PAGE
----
The Centers for Disease Control CDC recommends that immunoglobulin be given in addition to vaccination if departure is prior to 4 weeks. Immunoglobulin provides quicker protection than the vaccines, but the protection is short-lived. Vaccines that are currently available in the U.
These recombinant hepatitis B vaccines, hepatitis B vaccine Energix-B and Recombivax-HB are constructed to contain only that part of the surface antigen that is very potent in stimulating the immune system to produce antibodies. The vaccine contains no viral component other than the surface antigen, and therefore, cannot cause HBV infections.
Hepatitis B vaccines should be given in three doses with the second dose 1 to 2 months after the first dose, and the third dose 4 to 6 months after the first dose.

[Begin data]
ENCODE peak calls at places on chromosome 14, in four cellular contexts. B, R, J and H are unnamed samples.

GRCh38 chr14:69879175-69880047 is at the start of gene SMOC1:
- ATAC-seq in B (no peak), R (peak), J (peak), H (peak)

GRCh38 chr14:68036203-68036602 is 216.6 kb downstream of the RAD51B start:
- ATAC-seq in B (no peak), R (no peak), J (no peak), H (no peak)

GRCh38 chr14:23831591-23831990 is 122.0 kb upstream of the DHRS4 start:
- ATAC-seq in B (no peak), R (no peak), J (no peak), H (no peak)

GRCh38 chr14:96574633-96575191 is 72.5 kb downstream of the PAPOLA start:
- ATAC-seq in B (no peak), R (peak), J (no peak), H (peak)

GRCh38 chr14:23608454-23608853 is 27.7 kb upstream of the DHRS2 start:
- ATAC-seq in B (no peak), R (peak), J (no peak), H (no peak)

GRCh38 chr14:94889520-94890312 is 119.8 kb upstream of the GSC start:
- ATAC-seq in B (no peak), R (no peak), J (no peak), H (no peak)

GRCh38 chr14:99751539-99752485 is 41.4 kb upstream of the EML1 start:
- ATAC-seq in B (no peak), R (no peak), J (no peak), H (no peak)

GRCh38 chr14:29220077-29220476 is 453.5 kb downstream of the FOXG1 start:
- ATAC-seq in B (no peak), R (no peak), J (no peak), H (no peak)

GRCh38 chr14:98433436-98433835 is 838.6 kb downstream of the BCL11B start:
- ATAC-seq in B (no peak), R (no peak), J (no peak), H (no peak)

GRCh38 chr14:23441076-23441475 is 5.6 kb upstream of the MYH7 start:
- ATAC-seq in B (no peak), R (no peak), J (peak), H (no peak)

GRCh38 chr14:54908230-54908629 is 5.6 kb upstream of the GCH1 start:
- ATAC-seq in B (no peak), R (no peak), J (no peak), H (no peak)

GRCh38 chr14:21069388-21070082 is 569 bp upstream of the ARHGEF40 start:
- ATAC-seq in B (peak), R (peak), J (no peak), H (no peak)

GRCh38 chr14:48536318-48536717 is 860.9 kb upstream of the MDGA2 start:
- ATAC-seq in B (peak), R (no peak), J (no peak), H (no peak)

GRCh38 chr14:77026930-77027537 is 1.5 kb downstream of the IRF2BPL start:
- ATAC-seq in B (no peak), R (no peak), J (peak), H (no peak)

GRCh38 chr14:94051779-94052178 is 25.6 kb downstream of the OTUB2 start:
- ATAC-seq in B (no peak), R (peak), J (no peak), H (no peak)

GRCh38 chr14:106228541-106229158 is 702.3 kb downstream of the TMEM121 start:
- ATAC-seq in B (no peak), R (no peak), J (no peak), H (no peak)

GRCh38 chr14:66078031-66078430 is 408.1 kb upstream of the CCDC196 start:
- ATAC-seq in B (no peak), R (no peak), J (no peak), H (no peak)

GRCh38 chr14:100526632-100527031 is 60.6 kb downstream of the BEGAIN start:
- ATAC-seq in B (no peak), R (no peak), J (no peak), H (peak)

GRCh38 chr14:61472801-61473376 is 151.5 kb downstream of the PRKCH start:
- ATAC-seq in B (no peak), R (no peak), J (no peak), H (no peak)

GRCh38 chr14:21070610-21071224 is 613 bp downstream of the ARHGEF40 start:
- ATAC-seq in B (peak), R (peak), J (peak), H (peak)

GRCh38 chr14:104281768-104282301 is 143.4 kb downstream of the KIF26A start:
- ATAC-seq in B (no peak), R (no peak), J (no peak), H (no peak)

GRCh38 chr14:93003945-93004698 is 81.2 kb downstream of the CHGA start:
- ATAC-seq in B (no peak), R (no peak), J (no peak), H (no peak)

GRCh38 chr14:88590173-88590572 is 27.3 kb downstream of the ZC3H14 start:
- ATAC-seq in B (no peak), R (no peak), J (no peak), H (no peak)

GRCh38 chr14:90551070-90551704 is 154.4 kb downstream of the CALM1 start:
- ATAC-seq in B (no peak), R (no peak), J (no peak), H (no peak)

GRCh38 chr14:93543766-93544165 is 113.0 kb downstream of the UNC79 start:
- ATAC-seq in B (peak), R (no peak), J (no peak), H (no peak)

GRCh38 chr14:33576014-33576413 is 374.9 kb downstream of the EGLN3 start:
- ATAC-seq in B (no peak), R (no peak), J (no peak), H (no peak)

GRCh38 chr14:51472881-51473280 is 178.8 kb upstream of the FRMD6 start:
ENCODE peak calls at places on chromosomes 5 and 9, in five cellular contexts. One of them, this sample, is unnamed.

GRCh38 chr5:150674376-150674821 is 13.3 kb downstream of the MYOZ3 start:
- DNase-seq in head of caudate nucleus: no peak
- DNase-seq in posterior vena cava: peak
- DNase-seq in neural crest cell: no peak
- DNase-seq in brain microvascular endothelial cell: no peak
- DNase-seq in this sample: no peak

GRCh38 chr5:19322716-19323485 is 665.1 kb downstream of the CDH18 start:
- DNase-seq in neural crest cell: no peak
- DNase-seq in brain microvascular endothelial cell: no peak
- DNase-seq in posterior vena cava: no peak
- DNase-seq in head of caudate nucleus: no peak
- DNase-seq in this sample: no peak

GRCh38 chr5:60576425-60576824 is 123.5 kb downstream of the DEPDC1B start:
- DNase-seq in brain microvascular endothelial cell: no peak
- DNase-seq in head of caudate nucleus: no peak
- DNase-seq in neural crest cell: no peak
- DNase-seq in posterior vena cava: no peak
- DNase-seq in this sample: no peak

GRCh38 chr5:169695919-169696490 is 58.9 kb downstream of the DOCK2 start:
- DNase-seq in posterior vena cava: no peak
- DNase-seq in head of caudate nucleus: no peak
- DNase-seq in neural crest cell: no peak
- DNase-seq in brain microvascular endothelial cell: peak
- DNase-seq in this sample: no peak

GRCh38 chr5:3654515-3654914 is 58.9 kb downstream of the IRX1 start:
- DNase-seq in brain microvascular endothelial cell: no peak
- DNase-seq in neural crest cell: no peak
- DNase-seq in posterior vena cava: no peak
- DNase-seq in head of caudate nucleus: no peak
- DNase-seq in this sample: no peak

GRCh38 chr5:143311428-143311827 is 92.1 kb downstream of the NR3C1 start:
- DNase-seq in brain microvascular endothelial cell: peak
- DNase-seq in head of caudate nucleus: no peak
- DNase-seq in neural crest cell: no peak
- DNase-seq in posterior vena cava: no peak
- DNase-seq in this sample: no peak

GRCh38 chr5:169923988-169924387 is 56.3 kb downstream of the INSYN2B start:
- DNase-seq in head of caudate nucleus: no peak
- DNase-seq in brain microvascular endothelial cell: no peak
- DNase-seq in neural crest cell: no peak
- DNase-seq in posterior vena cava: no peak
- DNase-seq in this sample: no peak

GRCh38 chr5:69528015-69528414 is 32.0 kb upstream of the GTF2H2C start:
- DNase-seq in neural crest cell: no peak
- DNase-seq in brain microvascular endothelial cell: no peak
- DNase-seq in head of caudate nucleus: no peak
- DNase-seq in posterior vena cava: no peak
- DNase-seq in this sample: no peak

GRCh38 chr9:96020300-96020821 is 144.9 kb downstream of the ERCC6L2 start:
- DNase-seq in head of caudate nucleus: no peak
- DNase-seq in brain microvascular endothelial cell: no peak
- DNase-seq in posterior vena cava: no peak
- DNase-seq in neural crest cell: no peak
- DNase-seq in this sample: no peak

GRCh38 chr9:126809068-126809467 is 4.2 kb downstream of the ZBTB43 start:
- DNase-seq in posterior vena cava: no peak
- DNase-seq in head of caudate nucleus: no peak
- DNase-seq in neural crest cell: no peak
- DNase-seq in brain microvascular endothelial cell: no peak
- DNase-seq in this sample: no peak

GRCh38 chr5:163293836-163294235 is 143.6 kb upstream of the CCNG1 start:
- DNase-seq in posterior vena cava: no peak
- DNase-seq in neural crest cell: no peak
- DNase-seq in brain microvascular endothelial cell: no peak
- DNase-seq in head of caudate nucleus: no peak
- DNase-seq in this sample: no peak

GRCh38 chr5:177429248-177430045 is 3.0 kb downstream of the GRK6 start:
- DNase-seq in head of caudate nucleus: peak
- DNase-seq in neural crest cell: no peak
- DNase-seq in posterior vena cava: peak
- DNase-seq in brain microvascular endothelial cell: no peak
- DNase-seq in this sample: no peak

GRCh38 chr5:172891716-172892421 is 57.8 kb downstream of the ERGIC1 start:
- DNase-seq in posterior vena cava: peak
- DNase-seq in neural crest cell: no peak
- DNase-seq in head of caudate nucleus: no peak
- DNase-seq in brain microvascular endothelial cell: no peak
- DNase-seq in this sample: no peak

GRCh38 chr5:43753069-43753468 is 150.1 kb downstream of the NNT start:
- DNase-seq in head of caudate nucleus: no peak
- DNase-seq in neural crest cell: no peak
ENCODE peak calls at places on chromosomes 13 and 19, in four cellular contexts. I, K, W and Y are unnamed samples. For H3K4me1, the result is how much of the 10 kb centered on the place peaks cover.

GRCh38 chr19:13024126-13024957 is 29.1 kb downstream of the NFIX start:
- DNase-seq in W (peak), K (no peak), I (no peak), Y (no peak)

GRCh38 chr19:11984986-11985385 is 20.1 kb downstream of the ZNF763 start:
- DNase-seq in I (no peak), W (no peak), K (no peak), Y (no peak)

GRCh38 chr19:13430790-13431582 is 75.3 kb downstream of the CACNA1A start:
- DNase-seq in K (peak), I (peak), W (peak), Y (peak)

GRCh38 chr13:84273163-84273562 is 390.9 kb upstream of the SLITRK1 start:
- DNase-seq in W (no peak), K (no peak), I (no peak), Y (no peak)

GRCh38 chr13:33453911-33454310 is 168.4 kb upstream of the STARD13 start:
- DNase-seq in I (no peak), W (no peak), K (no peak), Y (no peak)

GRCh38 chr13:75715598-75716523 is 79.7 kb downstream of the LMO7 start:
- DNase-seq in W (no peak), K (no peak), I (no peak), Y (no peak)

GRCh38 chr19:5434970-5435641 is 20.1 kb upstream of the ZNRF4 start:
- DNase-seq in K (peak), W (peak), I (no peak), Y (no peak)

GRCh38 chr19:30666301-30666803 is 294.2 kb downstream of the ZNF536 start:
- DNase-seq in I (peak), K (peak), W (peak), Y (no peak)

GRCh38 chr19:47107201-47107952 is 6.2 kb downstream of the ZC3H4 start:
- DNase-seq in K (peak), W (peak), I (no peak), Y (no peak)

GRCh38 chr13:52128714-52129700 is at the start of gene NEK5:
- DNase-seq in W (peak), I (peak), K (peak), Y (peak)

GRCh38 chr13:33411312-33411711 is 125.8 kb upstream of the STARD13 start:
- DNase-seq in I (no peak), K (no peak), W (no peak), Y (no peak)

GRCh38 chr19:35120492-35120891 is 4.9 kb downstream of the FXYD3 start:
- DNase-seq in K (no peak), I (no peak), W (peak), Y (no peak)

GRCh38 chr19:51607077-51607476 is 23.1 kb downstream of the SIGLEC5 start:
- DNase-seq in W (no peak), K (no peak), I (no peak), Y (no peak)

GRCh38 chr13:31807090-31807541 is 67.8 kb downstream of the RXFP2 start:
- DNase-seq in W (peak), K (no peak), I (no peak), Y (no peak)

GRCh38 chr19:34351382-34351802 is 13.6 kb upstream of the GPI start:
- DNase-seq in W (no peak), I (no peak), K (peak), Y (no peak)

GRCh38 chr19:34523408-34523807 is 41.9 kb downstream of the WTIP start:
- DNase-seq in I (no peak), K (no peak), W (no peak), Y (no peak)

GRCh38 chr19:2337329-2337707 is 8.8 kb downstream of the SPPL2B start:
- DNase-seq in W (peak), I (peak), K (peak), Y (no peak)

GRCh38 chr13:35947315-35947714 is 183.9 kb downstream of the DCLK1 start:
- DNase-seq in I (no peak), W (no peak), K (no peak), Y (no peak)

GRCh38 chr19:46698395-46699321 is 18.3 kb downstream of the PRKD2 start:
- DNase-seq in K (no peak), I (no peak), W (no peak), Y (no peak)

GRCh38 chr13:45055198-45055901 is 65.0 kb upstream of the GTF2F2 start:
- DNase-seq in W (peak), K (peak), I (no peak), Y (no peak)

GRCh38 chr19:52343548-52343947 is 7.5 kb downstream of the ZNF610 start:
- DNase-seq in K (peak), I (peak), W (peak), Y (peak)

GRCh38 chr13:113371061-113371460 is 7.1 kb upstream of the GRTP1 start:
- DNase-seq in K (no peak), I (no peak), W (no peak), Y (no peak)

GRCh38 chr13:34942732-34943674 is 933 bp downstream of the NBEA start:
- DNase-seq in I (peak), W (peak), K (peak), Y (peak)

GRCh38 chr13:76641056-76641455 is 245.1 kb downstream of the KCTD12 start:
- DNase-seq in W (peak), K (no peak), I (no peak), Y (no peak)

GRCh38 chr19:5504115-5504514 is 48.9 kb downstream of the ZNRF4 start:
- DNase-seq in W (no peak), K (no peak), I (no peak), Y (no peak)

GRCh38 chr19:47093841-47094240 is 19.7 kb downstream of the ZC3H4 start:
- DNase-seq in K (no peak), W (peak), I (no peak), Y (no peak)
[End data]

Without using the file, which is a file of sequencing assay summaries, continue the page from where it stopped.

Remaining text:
For the best results, the vaccinations should be given in the deltoid shoulder muscles and not in the buttocks. Five percent of vaccinated individuals will fail to develop the necessary antibodies for immunity after the three doses.
Patients with weakened immunity such as HIV infectionolder patients, and patients undergoing kidney hemodialysis are more likely to fail to respond to the vaccines. Hepatitis B vaccine is recommended for: All infants Adolescents under 18 years of age who did not receive hepatitis B vaccine as infants People occupationally exposed to blood or body fluids Residents and staff of institutions for the developmentally disabled Patients receiving kidney hemodialysis People who with hemophilia and other patients receiving clotting factor concentrates Household contacts and sexual partners of patients infected with hepatitis B chronically Travelers who will spend more than 6 months in regions with high rates of hepatitis B infection Injection drug users and their sexual partners Men who have sex with men, men or women with multiple sex partners, or recent infection with a sexually transmitted infection Inmates of long-term correctional facilities All pregnant women should have a blood test for the antibody to hepatitis B virus surface antigen.